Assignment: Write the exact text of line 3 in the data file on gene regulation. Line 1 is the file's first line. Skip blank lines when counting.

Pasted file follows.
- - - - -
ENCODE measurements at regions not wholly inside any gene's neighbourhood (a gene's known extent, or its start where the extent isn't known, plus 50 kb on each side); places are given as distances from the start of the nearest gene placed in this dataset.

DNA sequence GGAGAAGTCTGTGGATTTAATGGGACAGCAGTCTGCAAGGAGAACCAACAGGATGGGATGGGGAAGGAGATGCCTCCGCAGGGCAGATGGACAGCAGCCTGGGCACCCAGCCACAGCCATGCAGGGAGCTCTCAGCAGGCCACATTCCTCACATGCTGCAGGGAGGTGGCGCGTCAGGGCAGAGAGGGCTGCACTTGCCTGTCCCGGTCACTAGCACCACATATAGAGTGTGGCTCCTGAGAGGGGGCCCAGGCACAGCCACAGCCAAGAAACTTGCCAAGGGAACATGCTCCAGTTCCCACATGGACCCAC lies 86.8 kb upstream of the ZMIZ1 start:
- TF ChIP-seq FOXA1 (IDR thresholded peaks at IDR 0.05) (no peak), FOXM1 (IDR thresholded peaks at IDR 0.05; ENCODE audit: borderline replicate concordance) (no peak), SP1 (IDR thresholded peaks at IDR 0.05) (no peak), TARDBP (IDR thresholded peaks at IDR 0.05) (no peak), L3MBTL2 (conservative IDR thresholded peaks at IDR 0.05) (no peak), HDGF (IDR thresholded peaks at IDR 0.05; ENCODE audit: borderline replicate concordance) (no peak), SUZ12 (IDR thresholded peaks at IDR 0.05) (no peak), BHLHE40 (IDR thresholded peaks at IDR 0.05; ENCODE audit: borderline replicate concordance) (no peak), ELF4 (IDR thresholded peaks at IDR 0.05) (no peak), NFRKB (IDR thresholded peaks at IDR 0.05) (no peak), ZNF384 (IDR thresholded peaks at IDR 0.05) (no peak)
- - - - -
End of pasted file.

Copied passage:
- TF ChIP-seq FOXA1 (IDR thresholded peaks at IDR 0.05) (no peak), FOXM1 (IDR thresholded peaks at IDR 0.05; ENCODE audit: borderline replicate concordance) (no peak), SP1 (IDR thresholded peaks at IDR 0.05) (no peak), TARDBP (IDR thresholded peaks at IDR 0.05) (no peak), L3MBTL2 (conservative IDR thresholded peaks at IDR 0.05) (no peak), HDGF (IDR thresholded peaks at IDR 0.05; ENCODE audit: borderline replicate concordance) (no peak), SUZ12 (IDR thresholded peaks at IDR 0.05) (no peak), BHLHE40 (IDR thresholded peaks at IDR 0.05; ENCODE audit: borderline replicate concordance) (no peak), ELF4 (IDR thresholded peaks at IDR 0.05) (no peak), NFRKB (IDR thresholded peaks at IDR 0.05) (no peak), ZNF384 (IDR thresholded peaks at IDR 0.05) (no peak)